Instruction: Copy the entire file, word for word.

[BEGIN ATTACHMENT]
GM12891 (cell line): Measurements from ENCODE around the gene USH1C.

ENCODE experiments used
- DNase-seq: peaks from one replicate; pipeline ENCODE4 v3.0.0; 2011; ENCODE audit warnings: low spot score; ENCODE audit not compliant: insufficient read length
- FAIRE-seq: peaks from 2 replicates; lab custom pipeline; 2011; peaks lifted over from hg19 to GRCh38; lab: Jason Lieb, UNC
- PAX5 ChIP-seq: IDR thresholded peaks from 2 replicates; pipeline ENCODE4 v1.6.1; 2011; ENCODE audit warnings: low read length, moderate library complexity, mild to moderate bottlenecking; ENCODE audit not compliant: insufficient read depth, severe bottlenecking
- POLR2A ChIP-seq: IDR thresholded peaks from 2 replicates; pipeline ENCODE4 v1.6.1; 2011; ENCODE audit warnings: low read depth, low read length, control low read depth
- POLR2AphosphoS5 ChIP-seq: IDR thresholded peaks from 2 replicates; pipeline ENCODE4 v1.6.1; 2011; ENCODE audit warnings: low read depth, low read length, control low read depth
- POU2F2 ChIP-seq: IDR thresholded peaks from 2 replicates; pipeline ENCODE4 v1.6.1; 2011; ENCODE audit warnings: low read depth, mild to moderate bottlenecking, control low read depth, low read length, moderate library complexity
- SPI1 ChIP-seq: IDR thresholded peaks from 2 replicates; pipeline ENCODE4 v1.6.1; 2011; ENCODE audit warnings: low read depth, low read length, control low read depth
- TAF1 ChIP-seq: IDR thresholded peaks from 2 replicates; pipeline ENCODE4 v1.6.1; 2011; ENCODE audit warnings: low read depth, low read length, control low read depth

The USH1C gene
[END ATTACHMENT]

GM12891 (cell line): Measurements from ENCODE around the gene USH1C.

ENCODE experiments used
- DNase-seq: peaks from one replicate; pipeline ENCODE4 v3.0.0; 2011; ENCODE audit warnings: low spot score; ENCODE audit not compliant: insufficient read length
- FAIRE-seq: peaks from 2 replicates; lab custom pipeline; 2011; peaks lifted over from hg19 to GRCh38; lab: Jason Lieb, UNC
- PAX5 ChIP-seq: IDR thresholded peaks from 2 replicates; pipeline ENCODE4 v1.6.1; 2011; ENCODE audit warnings: low read length, moderate library complexity, mild to moderate bottlenecking; ENCODE audit not compliant: insufficient read depth, severe bottlenecking
- POLR2A ChIP-seq: IDR thresholded peaks from 2 replicates; pipeline ENCODE4 v1.6.1; 2011; ENCODE audit warnings: low read depth, low read length, control low read depth
- POLR2AphosphoS5 ChIP-seq: IDR thresholded peaks from 2 replicates; pipeline ENCODE4 v1.6.1; 2011; ENCODE audit warnings: low read depth, low read length, control low read depth
- POU2F2 ChIP-seq: IDR thresholded peaks from 2 replicates; pipeline ENCODE4 v1.6.1; 2011; ENCODE audit warnings: low read depth, mild to moderate bottlenecking, control low read depth, low read length, moderate library complexity
- SPI1 ChIP-seq: IDR thresholded peaks from 2 replicates; pipeline ENCODE4 v1.6.1; 2011; ENCODE audit warnings: low read depth, low read length, control low read depth
- TAF1 ChIP-seq: IDR thresholded peaks from 2 replicates; pipeline ENCODE4 v1.6.1; 2011; ENCODE audit warnings: low read depth, low read length, control low read depth

The USH1C gene